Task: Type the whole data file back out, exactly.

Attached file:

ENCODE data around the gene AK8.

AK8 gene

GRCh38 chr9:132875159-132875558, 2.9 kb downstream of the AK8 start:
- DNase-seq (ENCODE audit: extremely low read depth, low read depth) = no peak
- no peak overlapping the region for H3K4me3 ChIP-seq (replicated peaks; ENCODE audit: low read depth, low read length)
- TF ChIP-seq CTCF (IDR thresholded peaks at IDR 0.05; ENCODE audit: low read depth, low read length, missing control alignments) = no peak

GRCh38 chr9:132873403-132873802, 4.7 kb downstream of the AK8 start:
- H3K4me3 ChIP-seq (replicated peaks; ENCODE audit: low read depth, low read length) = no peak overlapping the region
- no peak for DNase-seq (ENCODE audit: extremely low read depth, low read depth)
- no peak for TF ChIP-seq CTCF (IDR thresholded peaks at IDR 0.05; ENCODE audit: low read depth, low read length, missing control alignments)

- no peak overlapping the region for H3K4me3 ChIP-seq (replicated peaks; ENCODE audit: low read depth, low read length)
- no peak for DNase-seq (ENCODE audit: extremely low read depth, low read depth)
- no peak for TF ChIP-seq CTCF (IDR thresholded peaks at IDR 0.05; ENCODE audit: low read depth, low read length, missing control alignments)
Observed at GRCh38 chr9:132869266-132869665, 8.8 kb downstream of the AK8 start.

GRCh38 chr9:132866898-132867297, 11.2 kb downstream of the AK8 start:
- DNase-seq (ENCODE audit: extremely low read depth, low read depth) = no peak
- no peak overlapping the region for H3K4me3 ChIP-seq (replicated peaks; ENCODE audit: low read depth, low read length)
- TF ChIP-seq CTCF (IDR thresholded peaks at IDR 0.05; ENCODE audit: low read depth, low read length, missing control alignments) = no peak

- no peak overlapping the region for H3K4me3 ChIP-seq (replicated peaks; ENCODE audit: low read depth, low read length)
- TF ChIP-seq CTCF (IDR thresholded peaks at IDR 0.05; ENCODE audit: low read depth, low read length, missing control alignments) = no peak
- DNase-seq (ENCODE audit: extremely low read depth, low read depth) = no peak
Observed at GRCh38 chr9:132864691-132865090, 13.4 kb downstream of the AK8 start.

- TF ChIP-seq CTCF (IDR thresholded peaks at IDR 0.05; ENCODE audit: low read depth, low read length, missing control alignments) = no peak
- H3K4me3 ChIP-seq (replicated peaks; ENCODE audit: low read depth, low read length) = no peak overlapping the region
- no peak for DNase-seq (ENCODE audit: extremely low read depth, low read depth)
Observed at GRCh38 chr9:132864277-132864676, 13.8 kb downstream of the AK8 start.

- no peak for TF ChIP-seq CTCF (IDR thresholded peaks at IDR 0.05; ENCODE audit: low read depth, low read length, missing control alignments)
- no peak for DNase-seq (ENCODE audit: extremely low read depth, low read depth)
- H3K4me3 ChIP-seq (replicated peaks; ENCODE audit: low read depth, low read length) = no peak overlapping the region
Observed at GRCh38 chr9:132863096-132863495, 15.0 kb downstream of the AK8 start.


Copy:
ENCODE data around the gene AK8.

AK8 gene

GRCh38 chr9:132875159-132875558, 2.9 kb downstream of the AK8 start:
- DNase-seq (ENCODE audit: extremely low read depth, low read depth) = no peak
- no peak overlapping the region for H3K4me3 ChIP-seq (replicated peaks; ENCODE audit: low read depth, low read length)
- TF ChIP-seq CTCF (IDR thresholded peaks at IDR 0.05; ENCODE audit: low read depth, low read length, missing control alignments) = no peak

GRCh38 chr9:132873403-132873802, 4.7 kb downstream of the AK8 start:
- H3K4me3 ChIP-seq (replicated peaks; ENCODE audit: low read depth, low read length) = no peak overlapping the region
- no peak for DNase-seq (ENCODE audit: extremely low read depth, low read depth)
- no peak for TF ChIP-seq CTCF (IDR thresholded peaks at IDR 0.05; ENCODE audit: low read depth, low read length, missing control alignments)

- no peak overlapping the region for H3K4me3 ChIP-seq (replicated peaks; ENCODE audit: low read depth, low read length)
- no peak for DNase-seq (ENCODE audit: extremely low read depth, low read depth)
- no peak for TF ChIP-seq CTCF (IDR thresholded peaks at IDR 0.05; ENCODE audit: low read depth, low read length, missing control alignments)
Observed at GRCh38 chr9:132869266-132869665, 8.8 kb downstream of the AK8 start.

GRCh38 chr9:132866898-132867297, 11.2 kb downstream of the AK8 start:
- DNase-seq (ENCODE audit: extremely low read depth, low read depth) = no peak
- no peak overlapping the region for H3K4me3 ChIP-seq (replicated peaks; ENCODE audit: low read depth, low read length)
- TF ChIP-seq CTCF (IDR thresholded peaks at IDR 0.05; ENCODE audit: low read depth, low read length, missing control alignments) = no peak

- no peak overlapping the region for H3K4me3 ChIP-seq (replicated peaks; ENCODE audit: low read depth, low read length)
- TF ChIP-seq CTCF (IDR thresholded peaks at IDR 0.05; ENCODE audit: low read depth, low read length, missing control alignments) = no peak
- DNase-seq (ENCODE audit: extremely low read depth, low read depth) = no peak
Observed at GRCh38 chr9:132864691-132865090, 13.4 kb downstream of the AK8 start.

- TF ChIP-seq CTCF (IDR thresholded peaks at IDR 0.05; ENCODE audit: low read depth, low read length, missing control alignments) = no peak
- H3K4me3 ChIP-seq (replicated peaks; ENCODE audit: low read depth, low read length) = no peak overlapping the region
- no peak for DNase-seq (ENCODE audit: extremely low read depth, low read depth)
Observed at GRCh38 chr9:132864277-132864676, 13.8 kb downstream of the AK8 start.

- no peak for TF ChIP-seq CTCF (IDR thresholded peaks at IDR 0.05; ENCODE audit: low read depth, low read length, missing control alignments)
- no peak for DNase-seq (ENCODE audit: extremely low read depth, low read depth)
- H3K4me3 ChIP-seq (replicated peaks; ENCODE audit: low read depth, low read length) = no peak overlapping the region
Observed at GRCh38 chr9:132863096-132863495, 15.0 kb downstream of the AK8 start.